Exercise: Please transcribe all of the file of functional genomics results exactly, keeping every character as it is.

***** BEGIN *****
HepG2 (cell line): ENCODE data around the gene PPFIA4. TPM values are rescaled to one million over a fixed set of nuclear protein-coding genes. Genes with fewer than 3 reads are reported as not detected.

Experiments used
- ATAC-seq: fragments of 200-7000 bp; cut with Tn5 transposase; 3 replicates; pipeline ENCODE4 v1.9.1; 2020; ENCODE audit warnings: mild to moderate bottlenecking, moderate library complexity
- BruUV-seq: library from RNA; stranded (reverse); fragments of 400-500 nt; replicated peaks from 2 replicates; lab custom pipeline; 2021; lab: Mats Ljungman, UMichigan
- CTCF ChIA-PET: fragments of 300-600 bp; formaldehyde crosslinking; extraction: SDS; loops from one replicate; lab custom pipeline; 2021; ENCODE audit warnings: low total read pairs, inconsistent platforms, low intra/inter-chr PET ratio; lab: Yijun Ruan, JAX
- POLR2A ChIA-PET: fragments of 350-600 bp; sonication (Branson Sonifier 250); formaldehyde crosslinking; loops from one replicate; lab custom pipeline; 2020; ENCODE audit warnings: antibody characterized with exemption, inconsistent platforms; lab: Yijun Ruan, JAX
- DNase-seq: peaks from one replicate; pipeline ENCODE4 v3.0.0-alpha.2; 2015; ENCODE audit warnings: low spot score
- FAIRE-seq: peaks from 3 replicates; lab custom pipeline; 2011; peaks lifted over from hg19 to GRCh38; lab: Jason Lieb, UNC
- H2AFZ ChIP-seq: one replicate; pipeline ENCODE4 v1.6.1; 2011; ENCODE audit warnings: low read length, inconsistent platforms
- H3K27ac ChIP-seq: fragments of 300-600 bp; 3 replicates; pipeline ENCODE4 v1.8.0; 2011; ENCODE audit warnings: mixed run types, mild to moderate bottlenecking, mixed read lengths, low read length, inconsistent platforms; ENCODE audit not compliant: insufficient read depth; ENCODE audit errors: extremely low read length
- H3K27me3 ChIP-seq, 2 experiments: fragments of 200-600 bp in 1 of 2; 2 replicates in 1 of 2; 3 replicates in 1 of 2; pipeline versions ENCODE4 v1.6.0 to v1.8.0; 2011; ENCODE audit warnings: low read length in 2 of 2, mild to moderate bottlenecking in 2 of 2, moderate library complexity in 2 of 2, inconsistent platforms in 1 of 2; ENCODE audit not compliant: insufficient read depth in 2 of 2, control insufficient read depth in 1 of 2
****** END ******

HepG2 (cell line): ENCODE data around the gene PPFIA4. TPM values are rescaled to one million over a fixed set of nuclear protein-coding genes. Genes with fewer than 3 reads are reported as not detected.

Experiments used
- ATAC-seq: fragments of 200-7000 bp; cut with Tn5 transposase; 3 replicates; pipeline ENCODE4 v1.9.1; 2020; ENCODE audit warnings: mild to moderate bottlenecking, moderate library complexity
- BruUV-seq: library from RNA; stranded (reverse); fragments of 400-500 nt; replicated peaks from 2 replicates; lab custom pipeline; 2021; lab: Mats Ljungman, UMichigan
- CTCF ChIA-PET: fragments of 300-600 bp; formaldehyde crosslinking; extraction: SDS; loops from one replicate; lab custom pipeline; 2021; ENCODE audit warnings: low total read pairs, inconsistent platforms, low intra/inter-chr PET ratio; lab: Yijun Ruan, JAX
- POLR2A ChIA-PET: fragments of 350-600 bp; sonication (Branson Sonifier 250); formaldehyde crosslinking; loops from one replicate; lab custom pipeline; 2020; ENCODE audit warnings: antibody characterized with exemption, inconsistent platforms; lab: Yijun Ruan, JAX
- DNase-seq: peaks from one replicate; pipeline ENCODE4 v3.0.0-alpha.2; 2015; ENCODE audit warnings: low spot score
- FAIRE-seq: peaks from 3 replicates; lab custom pipeline; 2011; peaks lifted over from hg19 to GRCh38; lab: Jason Lieb, UNC
- H2AFZ ChIP-seq: one replicate; pipeline ENCODE4 v1.6.1; 2011; ENCODE audit warnings: low read length, inconsistent platforms
- H3K27ac ChIP-seq: fragments of 300-600 bp; 3 replicates; pipeline ENCODE4 v1.8.0; 2011; ENCODE audit warnings: mixed run types, mild to moderate bottlenecking, mixed read lengths, low read length, inconsistent platforms; ENCODE audit not compliant: insufficient read depth; ENCODE audit errors: extremely low read length
- H3K27me3 ChIP-seq, 2 experiments: fragments of 200-600 bp in 1 of 2; 2 replicates in 1 of 2; 3 replicates in 1 of 2; pipeline versions ENCODE4 v1.6.0 to v1.8.0; 2011; ENCODE audit warnings: low read length in 2 of 2, mild to moderate bottlenecking in 2 of 2, moderate library complexity in 2 of 2, inconsistent platforms in 1 of 2; ENCODE audit not compliant: insufficient read depth in 2 of 2, control insufficient read depth in 1 of 2